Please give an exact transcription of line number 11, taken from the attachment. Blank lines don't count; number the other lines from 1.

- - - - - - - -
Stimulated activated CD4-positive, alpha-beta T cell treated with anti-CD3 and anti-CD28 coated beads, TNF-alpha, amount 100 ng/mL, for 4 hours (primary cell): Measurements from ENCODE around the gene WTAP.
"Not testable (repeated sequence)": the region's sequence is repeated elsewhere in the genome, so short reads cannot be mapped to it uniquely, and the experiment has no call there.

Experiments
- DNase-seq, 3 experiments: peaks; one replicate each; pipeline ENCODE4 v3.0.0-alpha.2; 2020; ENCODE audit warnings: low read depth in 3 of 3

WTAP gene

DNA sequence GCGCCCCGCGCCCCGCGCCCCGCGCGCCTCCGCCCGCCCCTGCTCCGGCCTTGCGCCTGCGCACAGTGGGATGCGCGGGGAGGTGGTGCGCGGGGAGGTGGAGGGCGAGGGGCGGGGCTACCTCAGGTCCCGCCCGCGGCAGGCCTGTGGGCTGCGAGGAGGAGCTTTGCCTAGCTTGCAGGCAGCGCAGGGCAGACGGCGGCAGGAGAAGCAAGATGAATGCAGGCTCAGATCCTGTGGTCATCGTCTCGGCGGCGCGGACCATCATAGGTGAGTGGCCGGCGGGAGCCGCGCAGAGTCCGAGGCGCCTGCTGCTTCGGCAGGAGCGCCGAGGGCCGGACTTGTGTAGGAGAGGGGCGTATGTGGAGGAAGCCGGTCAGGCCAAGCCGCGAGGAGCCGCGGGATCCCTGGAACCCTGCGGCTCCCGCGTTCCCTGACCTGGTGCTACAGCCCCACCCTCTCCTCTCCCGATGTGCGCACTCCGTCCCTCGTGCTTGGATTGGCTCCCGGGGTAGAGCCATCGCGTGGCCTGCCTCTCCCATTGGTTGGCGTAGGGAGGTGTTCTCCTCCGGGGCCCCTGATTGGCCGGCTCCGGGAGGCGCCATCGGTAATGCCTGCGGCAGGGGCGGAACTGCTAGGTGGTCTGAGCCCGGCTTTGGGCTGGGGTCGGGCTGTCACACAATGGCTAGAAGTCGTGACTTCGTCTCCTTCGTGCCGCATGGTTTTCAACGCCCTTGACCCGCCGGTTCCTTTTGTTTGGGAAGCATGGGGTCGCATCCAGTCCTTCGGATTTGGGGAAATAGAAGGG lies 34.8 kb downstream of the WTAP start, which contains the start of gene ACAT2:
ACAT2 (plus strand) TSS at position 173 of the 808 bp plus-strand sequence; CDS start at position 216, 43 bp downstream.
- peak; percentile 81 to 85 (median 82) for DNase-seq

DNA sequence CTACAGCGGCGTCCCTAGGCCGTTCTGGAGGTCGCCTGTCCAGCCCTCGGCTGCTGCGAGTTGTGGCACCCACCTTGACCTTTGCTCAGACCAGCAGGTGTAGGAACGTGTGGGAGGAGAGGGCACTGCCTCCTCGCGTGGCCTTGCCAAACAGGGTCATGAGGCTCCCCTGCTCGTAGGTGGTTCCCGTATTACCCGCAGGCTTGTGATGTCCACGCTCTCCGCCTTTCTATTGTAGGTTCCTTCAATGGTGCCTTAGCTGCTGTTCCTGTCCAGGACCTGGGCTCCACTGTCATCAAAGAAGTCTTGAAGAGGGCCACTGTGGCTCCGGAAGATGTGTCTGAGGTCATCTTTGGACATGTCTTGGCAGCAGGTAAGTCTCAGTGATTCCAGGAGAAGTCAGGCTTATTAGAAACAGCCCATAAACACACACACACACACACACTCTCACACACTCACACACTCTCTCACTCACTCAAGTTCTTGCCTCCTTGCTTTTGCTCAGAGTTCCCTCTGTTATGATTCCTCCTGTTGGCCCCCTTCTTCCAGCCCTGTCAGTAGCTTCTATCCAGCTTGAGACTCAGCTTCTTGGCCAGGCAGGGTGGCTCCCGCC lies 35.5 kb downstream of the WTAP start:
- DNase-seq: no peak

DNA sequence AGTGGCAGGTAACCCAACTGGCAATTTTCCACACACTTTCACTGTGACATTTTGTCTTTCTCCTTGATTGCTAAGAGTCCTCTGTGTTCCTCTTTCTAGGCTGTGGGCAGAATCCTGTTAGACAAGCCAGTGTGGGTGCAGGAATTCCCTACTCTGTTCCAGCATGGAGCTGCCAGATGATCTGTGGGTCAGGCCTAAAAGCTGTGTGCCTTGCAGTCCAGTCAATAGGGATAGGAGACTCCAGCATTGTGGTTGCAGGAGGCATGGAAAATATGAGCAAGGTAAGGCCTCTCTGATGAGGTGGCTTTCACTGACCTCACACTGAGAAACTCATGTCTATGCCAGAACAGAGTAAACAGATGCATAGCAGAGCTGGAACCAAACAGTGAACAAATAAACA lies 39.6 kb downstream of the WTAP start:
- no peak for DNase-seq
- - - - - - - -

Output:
DNA sequence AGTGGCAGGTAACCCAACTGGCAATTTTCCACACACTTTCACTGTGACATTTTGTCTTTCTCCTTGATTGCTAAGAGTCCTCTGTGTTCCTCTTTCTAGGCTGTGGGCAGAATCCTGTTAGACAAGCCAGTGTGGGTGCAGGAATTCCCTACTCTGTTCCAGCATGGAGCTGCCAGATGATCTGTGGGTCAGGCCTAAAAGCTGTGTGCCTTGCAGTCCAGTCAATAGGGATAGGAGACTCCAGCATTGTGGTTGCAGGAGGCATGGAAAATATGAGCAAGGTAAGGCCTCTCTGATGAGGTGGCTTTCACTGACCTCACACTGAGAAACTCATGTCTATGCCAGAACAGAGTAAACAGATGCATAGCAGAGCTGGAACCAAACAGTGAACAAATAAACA lies 39.6 kb downstream of the WTAP start: